Our bones, ligaments, tendons and joints, can redirect, store and release a tremendous amount of energy which enable us to perform those physical feats which continue to amaze and inspire us. While we do unconsciously use this structure in our daily activities, if we wish to be extraordinary we need to take our understanding to a higher level.

I am by no means an expert in the field, and am still enjoying the journey of discovery. I recently came across a few new concepts which I shall share with you and hopefully fuel your own desire for self discovery. Before I touch on these points, I will highlight our structure fits in with the basic aikido forms we practice.

Saturday, October 17, 2009

Tokyo Vice

The following excerpt is from the Japan Subculture Research Center. The full article may be read here.

TOKYO VICE: An American Reporter on The Police Beat in Japan is being published on October 14th! Read an exciting (sort of) interview with the author and chief editor of the web-site,  Jake Adelstein.

I’ve been working on this thing now for almost three years and its nice to finally see it in print. If you’re curious about the sex industry in Japan, about yakuza, cops, journalists and all that can go terribly wrong in the little island country of the rising sun, please read the book.   The following interview was done for Random House, who have been kind enough to publish the book.

Thursday, October 15, 2009

A Rare Blade

For the sword lovers among us, this is a real treat; a very rare sword. I have taken an excerpt of an article about a Japanese katana that had been tested on a live criminal and placed it below. The full article may be read here.



Friday, October 09, 2009

The Style of No Style

I believe that when someone masters something, they'll express it in their own unique individual way. This doesn't necessarily mean throwing out past practices, but seeing them with fresh eyes and understanding.

Take aikido for instance. It was basically founded by one man who taught perhaps thousands of students over decades. There are now at least dozens of recognized "styles" of aikido.

... and then there is Yamaguchi Seigo.

Below is an excerpt from an article about Yamaguchi Sensei and the aikido he teaches. The full article may be read here.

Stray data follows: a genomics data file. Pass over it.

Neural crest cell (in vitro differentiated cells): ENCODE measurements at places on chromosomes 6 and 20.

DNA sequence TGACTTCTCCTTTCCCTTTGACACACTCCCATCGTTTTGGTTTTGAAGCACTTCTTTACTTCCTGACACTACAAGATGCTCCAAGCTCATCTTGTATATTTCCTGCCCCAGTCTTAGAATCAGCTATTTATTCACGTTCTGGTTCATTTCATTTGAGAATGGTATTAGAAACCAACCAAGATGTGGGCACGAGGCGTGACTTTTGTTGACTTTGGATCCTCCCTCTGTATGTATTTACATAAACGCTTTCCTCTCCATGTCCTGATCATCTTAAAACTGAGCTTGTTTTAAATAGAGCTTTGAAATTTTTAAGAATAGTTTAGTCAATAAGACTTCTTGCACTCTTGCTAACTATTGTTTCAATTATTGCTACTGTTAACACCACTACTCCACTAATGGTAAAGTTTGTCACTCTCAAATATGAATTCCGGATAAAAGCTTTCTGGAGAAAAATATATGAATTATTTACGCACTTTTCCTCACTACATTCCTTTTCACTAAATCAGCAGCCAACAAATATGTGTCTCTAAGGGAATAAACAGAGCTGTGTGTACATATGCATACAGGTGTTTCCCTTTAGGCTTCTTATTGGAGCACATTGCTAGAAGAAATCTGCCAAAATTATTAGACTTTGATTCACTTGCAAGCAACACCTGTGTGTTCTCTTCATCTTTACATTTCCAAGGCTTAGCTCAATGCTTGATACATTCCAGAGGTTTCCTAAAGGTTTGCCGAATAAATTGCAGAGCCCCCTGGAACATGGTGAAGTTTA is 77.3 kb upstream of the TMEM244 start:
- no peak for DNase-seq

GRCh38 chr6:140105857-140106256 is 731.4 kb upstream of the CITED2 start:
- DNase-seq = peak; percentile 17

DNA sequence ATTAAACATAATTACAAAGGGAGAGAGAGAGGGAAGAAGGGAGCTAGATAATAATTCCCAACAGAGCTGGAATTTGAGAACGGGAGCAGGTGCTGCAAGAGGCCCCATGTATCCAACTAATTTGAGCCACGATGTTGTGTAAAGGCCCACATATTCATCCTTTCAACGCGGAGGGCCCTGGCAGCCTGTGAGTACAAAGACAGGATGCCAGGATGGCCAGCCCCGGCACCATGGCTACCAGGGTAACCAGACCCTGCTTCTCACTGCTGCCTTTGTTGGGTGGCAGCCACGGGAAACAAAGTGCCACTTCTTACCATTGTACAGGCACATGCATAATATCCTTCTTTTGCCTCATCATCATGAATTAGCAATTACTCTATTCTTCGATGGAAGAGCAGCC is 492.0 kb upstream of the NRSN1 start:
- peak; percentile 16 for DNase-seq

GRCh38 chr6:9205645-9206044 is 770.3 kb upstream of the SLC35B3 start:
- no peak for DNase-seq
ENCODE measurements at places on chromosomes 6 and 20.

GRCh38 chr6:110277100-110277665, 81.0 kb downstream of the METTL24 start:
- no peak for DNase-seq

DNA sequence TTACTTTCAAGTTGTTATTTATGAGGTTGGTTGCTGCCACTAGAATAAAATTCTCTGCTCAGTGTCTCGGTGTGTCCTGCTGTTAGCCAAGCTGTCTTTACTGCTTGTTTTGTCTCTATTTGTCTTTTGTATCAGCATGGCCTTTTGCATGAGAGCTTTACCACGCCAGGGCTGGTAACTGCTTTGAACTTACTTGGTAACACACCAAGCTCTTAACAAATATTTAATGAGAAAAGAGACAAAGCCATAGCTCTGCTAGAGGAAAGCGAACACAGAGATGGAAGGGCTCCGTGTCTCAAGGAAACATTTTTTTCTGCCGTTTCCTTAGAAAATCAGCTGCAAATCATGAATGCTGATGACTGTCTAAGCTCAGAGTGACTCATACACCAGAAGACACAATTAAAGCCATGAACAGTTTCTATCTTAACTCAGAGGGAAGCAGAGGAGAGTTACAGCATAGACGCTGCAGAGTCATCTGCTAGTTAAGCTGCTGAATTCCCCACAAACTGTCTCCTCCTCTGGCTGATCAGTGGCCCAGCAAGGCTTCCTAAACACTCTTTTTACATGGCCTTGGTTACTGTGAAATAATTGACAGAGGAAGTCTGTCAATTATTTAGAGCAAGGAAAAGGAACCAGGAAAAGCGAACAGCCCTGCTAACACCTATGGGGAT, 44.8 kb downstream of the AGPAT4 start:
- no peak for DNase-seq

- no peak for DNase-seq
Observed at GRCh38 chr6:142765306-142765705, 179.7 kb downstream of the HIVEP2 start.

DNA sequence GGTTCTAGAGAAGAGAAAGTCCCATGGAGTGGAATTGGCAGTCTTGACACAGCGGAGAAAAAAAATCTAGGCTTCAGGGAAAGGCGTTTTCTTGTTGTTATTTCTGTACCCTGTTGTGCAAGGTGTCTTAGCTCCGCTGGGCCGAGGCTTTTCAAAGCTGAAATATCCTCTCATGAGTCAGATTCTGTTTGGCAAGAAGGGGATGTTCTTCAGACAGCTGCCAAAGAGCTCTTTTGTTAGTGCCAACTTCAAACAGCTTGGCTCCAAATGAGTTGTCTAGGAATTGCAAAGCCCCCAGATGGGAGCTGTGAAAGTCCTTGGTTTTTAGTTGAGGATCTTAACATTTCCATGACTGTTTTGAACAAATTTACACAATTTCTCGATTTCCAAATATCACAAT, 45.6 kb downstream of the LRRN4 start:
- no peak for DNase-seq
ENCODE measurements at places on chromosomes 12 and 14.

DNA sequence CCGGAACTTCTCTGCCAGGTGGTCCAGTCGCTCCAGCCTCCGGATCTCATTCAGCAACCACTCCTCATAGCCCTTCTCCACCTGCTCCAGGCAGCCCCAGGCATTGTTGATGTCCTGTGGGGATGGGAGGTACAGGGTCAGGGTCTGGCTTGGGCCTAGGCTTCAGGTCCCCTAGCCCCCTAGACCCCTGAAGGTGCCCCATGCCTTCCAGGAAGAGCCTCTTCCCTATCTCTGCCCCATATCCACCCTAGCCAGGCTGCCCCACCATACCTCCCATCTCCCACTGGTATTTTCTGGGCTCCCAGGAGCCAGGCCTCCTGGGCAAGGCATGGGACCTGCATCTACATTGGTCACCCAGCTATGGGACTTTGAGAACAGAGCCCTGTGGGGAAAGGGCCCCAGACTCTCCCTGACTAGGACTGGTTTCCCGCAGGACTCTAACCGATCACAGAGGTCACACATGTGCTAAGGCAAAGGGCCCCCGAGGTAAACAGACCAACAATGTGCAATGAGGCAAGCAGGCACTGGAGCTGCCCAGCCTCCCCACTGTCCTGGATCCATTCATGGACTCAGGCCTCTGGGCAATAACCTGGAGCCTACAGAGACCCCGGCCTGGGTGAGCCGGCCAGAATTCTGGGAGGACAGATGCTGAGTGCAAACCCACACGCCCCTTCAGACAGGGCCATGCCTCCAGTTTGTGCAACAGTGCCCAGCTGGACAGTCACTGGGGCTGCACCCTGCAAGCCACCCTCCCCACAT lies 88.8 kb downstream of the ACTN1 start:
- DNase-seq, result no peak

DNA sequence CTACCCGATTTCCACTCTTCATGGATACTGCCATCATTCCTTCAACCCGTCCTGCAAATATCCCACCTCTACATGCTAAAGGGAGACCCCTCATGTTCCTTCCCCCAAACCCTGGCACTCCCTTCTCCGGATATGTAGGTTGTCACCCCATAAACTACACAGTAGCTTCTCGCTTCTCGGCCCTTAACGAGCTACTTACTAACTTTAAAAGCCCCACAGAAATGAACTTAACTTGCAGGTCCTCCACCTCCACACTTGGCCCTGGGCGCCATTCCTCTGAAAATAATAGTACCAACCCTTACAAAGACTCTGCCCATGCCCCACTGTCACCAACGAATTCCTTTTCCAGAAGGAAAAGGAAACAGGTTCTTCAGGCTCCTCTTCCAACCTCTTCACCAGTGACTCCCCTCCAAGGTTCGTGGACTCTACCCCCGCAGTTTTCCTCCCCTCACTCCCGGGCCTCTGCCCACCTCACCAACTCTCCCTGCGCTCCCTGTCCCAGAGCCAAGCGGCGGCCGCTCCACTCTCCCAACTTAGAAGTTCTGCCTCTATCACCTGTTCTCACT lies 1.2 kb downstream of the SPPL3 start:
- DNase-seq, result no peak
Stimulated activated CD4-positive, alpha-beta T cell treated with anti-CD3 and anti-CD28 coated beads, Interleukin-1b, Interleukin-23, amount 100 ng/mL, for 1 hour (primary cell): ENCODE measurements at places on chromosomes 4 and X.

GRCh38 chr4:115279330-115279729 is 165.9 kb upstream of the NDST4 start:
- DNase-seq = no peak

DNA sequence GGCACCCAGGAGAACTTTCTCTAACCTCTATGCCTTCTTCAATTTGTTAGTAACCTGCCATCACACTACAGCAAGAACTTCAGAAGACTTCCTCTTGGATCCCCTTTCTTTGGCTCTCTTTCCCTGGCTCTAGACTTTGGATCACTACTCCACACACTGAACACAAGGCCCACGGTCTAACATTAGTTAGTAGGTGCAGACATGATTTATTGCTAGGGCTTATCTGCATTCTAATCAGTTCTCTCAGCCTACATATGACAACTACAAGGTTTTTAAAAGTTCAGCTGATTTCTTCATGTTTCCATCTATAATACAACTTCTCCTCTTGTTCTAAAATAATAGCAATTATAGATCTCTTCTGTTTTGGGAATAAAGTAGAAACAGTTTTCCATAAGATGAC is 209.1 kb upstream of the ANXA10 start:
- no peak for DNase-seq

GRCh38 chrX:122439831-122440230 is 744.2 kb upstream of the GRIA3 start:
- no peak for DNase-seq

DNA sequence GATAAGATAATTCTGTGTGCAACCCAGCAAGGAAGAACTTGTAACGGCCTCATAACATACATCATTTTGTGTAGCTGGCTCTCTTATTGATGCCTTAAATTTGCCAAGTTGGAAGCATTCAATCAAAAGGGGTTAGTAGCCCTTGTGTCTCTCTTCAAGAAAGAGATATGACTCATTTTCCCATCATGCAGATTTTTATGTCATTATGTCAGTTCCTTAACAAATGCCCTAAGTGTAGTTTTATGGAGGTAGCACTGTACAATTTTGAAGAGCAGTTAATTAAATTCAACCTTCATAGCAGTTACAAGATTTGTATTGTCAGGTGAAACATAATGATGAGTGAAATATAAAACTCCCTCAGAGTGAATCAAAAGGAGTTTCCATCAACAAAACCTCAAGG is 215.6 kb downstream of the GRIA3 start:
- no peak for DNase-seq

Yamaguchi Seigo

The “No Style” Style

By Ralph Pettman

Yamaguchi-sensei was one of Morihei Uyeshiba’s “third generation” students. Unlike some of the others of this generation, however, he never gave his personal interpretation of Uyeshiba’s art a particular name, in part I guess out of respect for the man who was his teacher, and in part because the kind of aikidoYamaguchi taught was too intangible to be given something as concrete as a label or a name.

This raises right at the start a key dilemma when talking about Yamaguchi’s approach, though it is the same dilemma that dogs any spiritually oriented martial art that tries to transcend the limits that language sets. It is the dilemma of how to teach an art or belief that has an ineffable end, when the means available to do so are effable ones. How is it possible to impart a truly formless form?

This is not a dilemma unique to martial arts. Painters, musicians, creative writers, and dancers all face the same problem. Religious teachers do too. Anyone who has mastered any art, or who has come to practice a particular faith, and who then seeks to teach it to others, confronts the same difficulties. If we insist too much on the “correct” repetition of the physical forms in which an art or faith is expressed (playing the correct musical scales, saying the correct prayers, for example) we risk getting a stereotyped, mechanistic result that is not a true expression of that art or belief. We risk inculcating mere technique, that is, a mere facsimile of what our art or faith involves – one where the outer form is reproduced without real understanding of what this form actually means.